As another commenter says “technology can play a role in increasing equality; but it also can play a role in increasing inequality. Actually, based on my current anecdotal evidence, I think we are closer to the latter.” The problem is that more affluent and more privileged individuals currently have better access to the technology itself and to the enabling conditions – the skills, the motivations and so on.

As ICT in Education: Benchmarking Access Use and Attitudes to Technology in Europe’s Schools shows, access is unequal within and between countries. Access is further dependent on cost and funding – and we are well aware of the current inequalities here. For example, fees and grants for students widely differ across Europe.

Teacher quality is still the deciding factor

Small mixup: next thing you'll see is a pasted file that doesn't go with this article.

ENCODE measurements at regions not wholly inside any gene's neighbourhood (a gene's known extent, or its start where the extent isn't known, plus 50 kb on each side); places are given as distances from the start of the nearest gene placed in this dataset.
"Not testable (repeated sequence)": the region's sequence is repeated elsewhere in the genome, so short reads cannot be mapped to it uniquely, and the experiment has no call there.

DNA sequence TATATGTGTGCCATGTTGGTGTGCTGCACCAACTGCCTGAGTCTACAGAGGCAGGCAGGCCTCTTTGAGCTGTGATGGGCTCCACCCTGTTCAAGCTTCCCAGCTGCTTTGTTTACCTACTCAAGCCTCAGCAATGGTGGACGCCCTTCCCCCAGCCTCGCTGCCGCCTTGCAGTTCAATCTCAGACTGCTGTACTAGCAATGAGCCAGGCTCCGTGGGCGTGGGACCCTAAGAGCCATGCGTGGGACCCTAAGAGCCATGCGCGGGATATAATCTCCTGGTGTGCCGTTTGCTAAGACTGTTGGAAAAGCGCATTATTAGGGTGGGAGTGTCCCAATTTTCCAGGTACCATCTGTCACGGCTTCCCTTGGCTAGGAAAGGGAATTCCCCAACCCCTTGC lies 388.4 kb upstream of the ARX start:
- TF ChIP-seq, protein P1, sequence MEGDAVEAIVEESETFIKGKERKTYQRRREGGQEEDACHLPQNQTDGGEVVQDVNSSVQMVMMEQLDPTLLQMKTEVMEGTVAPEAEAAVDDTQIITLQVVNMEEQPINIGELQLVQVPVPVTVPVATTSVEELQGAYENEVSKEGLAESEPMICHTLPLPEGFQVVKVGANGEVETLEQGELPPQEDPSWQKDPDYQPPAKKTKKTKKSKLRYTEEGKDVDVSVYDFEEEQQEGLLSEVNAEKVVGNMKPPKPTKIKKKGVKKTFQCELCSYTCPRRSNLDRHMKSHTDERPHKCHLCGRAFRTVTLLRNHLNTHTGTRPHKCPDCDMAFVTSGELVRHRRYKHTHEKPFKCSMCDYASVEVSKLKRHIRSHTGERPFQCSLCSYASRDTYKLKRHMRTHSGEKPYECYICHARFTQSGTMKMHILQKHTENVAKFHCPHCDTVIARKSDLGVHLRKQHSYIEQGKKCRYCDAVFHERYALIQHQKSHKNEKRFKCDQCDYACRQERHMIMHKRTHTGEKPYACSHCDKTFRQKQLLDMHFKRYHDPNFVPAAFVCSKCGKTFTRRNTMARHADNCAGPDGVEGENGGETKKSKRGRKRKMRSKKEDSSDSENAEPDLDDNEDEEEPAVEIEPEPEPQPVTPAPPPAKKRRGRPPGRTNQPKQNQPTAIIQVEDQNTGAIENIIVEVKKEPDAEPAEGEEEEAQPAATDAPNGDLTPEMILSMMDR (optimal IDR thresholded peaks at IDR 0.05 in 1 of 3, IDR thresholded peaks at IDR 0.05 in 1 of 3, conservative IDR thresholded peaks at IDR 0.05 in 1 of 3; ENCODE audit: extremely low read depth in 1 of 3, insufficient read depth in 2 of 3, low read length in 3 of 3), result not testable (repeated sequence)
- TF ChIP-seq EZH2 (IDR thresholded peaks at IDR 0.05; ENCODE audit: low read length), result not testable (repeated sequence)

As David Puttnam says, “without any doubt at all, teacher quality is the fundamental differentiator. Not just, incidentally, of education, but I would argue, probably the biggest single differentiator of success for the nations of the 21st Century.” Learning in the digital era still depends on teachers. Technological advances have been happening for years (people once feared TV would replace teachers). Whatever technology comes along, outcomes will remain unequal as long as teacher quality underestimated.

Conversations about technology are not focused enough on student outcomes

“The focus on technology is often self-serving,” says a commenter. We talk about technology as an end in itself, rather than as a means to the end of student learning – and the equally important end of increasing equality of outcomes. Those students who are most in need of support – the ones with the lowest literacy, least socio-economic resources – are also those who are least likely to benefit from the digital era. They lack the digital skills, they have no access. It’s all very well to think of great tech solutions: but usually those solutions are for the top 75%, 50%, 10%, not for the bottom 25%.